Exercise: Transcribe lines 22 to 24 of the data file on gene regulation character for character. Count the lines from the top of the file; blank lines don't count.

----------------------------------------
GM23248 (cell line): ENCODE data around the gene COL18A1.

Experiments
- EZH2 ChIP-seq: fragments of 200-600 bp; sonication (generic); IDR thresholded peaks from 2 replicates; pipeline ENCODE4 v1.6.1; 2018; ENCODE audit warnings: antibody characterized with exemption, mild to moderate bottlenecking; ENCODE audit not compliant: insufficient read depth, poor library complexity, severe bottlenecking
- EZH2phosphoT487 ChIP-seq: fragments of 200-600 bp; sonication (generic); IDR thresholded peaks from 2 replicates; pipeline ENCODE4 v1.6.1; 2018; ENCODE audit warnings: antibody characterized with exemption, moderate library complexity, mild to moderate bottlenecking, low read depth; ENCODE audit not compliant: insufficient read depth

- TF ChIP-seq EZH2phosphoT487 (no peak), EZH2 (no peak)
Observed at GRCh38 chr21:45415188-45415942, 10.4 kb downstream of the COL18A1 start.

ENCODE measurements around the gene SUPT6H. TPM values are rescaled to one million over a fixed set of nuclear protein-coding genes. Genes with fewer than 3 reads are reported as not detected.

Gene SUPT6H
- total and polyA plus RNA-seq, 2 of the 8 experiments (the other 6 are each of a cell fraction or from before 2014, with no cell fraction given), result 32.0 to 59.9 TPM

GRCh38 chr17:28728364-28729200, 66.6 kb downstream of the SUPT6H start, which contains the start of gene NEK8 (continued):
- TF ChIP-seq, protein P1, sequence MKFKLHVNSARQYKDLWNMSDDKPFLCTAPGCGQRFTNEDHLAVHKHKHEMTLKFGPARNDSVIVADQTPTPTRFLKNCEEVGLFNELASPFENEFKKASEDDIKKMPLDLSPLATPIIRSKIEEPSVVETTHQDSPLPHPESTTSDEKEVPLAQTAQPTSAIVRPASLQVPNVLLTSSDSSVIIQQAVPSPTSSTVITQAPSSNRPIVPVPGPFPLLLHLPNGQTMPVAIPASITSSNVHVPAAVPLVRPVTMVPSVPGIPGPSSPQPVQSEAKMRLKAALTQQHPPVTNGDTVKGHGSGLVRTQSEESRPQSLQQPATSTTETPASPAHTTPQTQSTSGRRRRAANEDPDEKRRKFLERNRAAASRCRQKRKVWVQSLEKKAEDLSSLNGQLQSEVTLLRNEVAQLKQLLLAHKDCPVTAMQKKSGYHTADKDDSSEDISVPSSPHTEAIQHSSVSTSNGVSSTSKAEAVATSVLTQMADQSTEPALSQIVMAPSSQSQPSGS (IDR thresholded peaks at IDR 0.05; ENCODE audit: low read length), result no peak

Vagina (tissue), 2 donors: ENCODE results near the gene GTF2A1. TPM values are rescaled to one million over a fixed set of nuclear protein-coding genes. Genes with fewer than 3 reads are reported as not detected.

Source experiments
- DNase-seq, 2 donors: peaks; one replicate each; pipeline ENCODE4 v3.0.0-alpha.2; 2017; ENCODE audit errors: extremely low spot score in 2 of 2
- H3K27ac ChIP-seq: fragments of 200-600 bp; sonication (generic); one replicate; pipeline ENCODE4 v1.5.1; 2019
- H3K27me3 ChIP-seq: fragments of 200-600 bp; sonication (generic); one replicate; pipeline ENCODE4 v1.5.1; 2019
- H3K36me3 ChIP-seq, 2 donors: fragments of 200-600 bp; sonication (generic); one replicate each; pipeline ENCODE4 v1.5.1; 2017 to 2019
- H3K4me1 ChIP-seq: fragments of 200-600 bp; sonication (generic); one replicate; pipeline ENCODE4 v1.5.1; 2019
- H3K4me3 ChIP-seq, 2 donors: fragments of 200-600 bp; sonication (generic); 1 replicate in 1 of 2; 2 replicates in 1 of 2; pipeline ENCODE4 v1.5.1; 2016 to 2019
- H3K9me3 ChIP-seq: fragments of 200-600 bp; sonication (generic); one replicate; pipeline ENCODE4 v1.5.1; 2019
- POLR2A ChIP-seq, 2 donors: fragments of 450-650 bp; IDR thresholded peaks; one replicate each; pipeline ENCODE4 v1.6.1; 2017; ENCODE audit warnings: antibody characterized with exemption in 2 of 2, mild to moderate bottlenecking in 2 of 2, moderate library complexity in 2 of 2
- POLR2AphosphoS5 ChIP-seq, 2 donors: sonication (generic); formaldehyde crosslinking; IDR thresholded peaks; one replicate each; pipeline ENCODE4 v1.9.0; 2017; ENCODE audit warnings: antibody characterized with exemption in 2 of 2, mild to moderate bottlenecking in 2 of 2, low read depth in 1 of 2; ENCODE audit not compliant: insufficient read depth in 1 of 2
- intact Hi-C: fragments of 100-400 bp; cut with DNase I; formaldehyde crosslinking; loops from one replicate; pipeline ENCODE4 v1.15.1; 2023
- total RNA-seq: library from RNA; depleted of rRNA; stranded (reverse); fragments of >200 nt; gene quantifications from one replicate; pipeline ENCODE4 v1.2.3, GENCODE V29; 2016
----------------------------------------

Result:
- POLR2AphosphoS5 ChIP-seq, 2 donors: sonication (generic); formaldehyde crosslinking; IDR thresholded peaks; one replicate each; pipeline ENCODE4 v1.9.0; 2017; ENCODE audit warnings: antibody characterized with exemption in 2 of 2, mild to moderate bottlenecking in 2 of 2, low read depth in 1 of 2; ENCODE audit not compliant: insufficient read depth in 1 of 2
- intact Hi-C: fragments of 100-400 bp; cut with DNase I; formaldehyde crosslinking; loops from one replicate; pipeline ENCODE4 v1.15.1; 2023
- total RNA-seq: library from RNA; depleted of rRNA; stranded (reverse); fragments of >200 nt; gene quantifications from one replicate; pipeline ENCODE4 v1.2.3, GENCODE V29; 2016